Covid-19 could hurt southeast Washington’s cherry crop by limiting the number of fruit pickers allowed in orchards.
The fickle crop is healthy, delicious and highly profitable, but a litany of factors can threaten its success. If weather cooperates and diseases are kept at bay, the fruit must be picked, packed, shipped, stocked and bought before its short shelf life expires.
Covid-19 presents new challenges to the industry as it’s limiting the number of available pickers and flights, which means fewer chances to fly boxes of cherries to market. And fewer shoppers browsing produce aisles also present marketing challenges.
All things considered, Jon DeVaney of the Washington Tree Fruit Association predicts a harvest of close to 20 million boxes. That’s good considering 20 million was a dream harvest for decades.
“Early indications are down slightly from the last few years, but still good sized since we’ve been trending up,” he said.
Mother Nature always plays a role in cherry harvest success. James Smith of the National Weather Service station in Pendleton, Oregon, said summer 2020 is forecast to be hotter and drier than average, based on current trends and historical data. That’s good news for the cherry crop.
“The biggest risk with summer weather to our cherry crop is unforeseen rain followed immediately by high heat. That can lead to splitting,” said James Michael, vice president of marketing for the Northwest Cherry Growers and Washington State Fruit Commission.
Risks to cherries
It is common to see helicopters buzz the Tri-Cities after a summer rainfall to blow droplets off the fruit. Perhaps the second-biggest crisis is a spring freeze that damages new buds and blossoms. This happened a few times this year. An especially warm February woke the trees from dormancy, making them vulnerable to cold snaps over the following several weeks.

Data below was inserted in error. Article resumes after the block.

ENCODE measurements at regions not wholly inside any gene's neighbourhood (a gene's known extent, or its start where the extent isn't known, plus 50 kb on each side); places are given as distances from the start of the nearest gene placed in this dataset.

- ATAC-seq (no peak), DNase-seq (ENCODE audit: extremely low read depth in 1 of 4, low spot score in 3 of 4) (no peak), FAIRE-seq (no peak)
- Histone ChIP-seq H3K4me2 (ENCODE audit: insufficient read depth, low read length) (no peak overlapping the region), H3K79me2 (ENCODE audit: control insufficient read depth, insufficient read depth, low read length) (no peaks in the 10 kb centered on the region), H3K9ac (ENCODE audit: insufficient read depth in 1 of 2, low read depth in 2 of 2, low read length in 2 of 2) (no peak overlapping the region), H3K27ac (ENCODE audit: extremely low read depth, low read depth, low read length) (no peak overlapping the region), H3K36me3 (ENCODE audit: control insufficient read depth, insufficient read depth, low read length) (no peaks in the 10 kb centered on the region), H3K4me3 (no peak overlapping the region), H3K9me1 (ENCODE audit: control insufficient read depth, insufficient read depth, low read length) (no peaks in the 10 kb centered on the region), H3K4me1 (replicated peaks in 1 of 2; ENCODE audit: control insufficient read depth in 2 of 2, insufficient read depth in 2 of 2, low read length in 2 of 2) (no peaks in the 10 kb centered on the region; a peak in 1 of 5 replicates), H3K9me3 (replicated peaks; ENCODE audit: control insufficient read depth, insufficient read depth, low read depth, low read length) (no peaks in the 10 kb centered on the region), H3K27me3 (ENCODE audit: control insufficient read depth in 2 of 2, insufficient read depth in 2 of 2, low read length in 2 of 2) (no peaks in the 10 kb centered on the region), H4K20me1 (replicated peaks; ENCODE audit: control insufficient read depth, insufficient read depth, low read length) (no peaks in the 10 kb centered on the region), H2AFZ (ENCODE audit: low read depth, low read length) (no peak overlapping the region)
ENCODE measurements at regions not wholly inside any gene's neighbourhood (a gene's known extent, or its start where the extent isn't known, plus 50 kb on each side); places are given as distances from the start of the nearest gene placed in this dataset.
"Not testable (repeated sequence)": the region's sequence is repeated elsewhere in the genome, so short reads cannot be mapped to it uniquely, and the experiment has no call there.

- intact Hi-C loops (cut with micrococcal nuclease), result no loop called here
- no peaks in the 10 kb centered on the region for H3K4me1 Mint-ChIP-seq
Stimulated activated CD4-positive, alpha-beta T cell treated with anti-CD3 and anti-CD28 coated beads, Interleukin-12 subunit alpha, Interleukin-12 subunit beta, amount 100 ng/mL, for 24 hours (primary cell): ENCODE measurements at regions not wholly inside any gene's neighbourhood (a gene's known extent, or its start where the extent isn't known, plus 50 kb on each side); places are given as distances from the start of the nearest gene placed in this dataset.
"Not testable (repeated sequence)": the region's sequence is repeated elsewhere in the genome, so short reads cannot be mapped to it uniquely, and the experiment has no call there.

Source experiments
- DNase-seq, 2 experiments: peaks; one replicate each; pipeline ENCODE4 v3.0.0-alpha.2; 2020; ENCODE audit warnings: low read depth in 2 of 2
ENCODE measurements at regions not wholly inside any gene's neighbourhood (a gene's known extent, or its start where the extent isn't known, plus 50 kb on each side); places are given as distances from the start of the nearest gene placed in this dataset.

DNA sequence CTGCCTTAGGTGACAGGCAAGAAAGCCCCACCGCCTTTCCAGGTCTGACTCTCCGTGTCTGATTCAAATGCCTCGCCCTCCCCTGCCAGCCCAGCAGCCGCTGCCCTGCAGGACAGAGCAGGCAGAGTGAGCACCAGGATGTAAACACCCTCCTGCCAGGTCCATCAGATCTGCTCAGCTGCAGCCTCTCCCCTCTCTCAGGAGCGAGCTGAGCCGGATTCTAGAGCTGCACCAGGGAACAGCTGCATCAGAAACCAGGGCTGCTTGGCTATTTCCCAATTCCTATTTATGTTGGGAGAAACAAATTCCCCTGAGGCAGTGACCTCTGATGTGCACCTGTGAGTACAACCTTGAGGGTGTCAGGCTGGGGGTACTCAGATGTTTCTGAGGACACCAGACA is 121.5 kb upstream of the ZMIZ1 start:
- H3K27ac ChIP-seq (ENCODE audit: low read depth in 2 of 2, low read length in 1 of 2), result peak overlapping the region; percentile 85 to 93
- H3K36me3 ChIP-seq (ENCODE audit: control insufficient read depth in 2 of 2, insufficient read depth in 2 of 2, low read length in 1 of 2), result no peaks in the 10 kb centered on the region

“At one point our crop looked to be heading for our earliest start to harvest on record. Then the weather cooled back down, which has adjusted our projected start back to the last few days of May,” Michael said.
Keeping the so-called “little cherry disease” from ravaging Northwest cherry orchards as it has for several years, also is critical. The name comes from the stunted, bitter fruit that results. The only solution is tearing out whole trees or entire sections, and sometimes, entire orchards.
“There may be a 2.5 million-box reduction due to frost and little cherry disease,” said DeVaney, who is president of the tree fruit association. “But that’s still within range of what we’re expecting to see for a full and normal crop.”
“Little cherry disease is more concentrated in some areas around the state, but nowhere is free from its effect,” Michael said. “Behind the scenes it’s required some aggressive intervention by our growers. There is no cure yet. … Even after removal, the ground must be attended to and the local source of infection must be addressed, otherwise growers risk re-infecting their replanted orchard.”
The culprit is likely insects, but experts haven’t yet pinpointed how they’re traveling or how to prevent them. The loss of trees might result in a 3 million-box decrease, Michael said, but the good news is the average Northwest sweet cherry has been getting bigger.
The five-year size averages have beaten the 10-year and 15-year averages. So little cherry disease is an expensive problem but it’s not interfering with hitting the 20-million-box goal, or the overall quality of the fruit.
“What we do know is that our industry’s orchard practices and packing technology ensure none of the small and bitter fruit is shipped for consumers. The high quality of Northwest cherries is a standard throughout the world, and we are committed to maintaining that bar,” Michael said.